Doctor of Philosophy (Ph.D.)
Degree Granting Department
Computer Science and Engineering
Yu Y. Sun, Ph.D.
Shaun Canavan, Ph.D.
Heather Culbertson, Ph.D.
John Licato, Ph.D.
Kyle Reed, Ph.D.
Calorie Estimation, Cooking Video Understanding, Ingredient Recognition, Knowledge Representation, Video Understanding, Deep Learning
In this dissertation, we discuss our work on analyzing cooking content for the ultimate goal ofautomatic robotic manipulation. For a robot to perform a cooking task, it will need to both have an understanding of the scene and utilize prior knowledge. We will explore two main sub-problems: knowledge extraction and inference, and visual understanding of the scene in this dissertation. Visual understanding of a scene, requires algorithms that can visually infer information from a single image or video. Many algorithms in the area of image classification, object detection, or activity recognition can be used in this area. Although great advances has been achieved by the emergence of deep learning, state-of-the art algorithms in this area have limitations. To attempt to overcome this lack of performance, we propose to use structured knowledge representations combined with state of the art deep learning techniques for visual understanding of cooking videos. Besides objects, and motions, we recognize that states of objects are also very important in interpreting the scene and therefore extensively explore the problem of states in visual cooking content. We introduce the state identification challenge in cooking applications and collect a dataset for research in the area of ingredient state analysis. We further look into the problem of simultaneous knowledge extraction from a single image and extracting information about ingredients, their states, the inter-connection between different objects in the scene and the motion-object interconnections. This problem requires an algorithm that can model the correlation of various concepts in a single image simultaneously. Using deep algorithms that can take as input multiple inputs and generate multiple outputs are fit for this problem. Therefore we propose to incorporate auto-regressive self-attention based mechanisms to extract knowledge from a single image. We show that the knowledge acquired from a single image can be used for calorie estimation. We suggest that total knowledge extraction from a single image can be used in future work for task graph inference.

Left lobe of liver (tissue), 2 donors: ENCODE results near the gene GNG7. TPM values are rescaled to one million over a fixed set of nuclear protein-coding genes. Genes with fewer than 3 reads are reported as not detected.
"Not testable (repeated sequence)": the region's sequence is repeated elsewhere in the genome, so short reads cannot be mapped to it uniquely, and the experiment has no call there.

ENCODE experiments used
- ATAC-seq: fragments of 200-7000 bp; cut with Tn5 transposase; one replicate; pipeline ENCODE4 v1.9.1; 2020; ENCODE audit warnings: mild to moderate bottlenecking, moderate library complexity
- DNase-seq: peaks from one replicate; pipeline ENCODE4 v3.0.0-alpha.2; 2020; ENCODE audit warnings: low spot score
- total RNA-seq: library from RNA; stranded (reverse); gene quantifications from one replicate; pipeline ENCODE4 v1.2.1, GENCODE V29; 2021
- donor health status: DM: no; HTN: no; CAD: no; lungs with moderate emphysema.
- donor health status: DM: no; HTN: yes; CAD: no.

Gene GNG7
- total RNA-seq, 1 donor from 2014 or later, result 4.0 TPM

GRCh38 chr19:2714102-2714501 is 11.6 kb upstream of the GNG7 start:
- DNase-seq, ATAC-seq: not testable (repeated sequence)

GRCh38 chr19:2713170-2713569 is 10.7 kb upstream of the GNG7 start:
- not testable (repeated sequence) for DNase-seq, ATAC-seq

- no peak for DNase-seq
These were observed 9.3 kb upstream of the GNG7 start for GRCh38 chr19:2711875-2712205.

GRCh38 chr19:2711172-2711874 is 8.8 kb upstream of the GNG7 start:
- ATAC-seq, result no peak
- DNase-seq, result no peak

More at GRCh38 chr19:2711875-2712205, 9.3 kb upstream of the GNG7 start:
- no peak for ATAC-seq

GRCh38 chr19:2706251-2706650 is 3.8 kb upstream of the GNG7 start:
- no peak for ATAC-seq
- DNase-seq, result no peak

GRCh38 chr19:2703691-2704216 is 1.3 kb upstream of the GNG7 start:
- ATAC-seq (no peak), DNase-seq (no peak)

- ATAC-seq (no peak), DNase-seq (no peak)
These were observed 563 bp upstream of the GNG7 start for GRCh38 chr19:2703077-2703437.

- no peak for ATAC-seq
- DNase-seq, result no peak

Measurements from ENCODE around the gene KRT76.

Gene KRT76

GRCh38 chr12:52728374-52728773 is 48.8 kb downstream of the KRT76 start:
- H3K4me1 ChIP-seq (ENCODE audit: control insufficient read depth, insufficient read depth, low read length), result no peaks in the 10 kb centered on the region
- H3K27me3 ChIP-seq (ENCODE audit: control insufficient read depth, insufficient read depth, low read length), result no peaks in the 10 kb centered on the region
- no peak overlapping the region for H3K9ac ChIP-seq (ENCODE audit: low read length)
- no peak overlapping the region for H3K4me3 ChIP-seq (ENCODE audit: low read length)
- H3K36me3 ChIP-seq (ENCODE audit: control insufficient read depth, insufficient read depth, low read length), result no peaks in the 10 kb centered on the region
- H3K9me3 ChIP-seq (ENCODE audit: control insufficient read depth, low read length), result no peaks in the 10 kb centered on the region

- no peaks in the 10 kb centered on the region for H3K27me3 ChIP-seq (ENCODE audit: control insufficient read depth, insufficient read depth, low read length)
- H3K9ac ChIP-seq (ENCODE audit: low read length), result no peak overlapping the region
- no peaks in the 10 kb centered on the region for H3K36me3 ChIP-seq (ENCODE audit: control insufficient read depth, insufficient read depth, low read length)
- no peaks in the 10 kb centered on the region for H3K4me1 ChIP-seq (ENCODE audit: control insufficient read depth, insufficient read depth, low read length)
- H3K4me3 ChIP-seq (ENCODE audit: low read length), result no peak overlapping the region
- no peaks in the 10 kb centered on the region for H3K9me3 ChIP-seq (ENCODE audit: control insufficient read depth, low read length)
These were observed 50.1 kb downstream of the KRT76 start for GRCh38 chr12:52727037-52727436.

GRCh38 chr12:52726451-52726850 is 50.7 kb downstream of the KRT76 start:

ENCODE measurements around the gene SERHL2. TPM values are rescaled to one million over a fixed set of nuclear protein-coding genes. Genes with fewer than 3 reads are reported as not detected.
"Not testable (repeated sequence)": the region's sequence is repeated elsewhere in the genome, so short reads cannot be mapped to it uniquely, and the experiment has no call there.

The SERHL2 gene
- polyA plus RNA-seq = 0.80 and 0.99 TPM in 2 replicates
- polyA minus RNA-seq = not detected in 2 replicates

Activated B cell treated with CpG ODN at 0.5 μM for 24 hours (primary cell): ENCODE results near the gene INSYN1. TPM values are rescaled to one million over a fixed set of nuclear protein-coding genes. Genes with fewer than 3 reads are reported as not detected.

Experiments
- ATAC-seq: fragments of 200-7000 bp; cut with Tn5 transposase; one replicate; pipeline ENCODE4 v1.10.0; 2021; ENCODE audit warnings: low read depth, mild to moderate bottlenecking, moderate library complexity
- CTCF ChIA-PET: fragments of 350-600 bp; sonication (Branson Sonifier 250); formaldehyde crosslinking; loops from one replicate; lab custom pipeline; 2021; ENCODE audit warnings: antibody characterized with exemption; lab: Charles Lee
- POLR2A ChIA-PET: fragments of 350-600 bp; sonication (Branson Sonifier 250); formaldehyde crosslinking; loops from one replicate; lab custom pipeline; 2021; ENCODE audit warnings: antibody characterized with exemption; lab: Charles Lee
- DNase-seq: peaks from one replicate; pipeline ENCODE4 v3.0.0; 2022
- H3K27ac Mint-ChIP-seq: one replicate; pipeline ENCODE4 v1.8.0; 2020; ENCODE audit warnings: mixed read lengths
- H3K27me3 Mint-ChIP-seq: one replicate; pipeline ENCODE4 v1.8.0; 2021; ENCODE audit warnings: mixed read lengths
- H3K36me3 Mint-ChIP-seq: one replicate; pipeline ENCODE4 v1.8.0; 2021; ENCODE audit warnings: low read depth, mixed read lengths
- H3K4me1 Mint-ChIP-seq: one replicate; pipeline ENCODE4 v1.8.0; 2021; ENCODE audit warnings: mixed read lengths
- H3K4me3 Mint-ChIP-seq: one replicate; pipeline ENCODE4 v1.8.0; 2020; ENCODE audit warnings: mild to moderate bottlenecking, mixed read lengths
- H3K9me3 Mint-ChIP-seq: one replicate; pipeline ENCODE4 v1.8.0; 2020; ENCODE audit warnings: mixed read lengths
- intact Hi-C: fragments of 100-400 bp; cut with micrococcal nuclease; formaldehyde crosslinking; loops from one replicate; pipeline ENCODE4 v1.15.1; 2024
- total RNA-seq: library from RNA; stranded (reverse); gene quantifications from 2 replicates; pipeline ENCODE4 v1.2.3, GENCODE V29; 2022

Scholar Commons Citation
Babaeian Jelodar, Ahmad Babaeian, "Knowledge Extraction and Inference Based on Visual Understanding of Cooking Contents" (2021). USF Tampa Graduate Theses and Dissertations.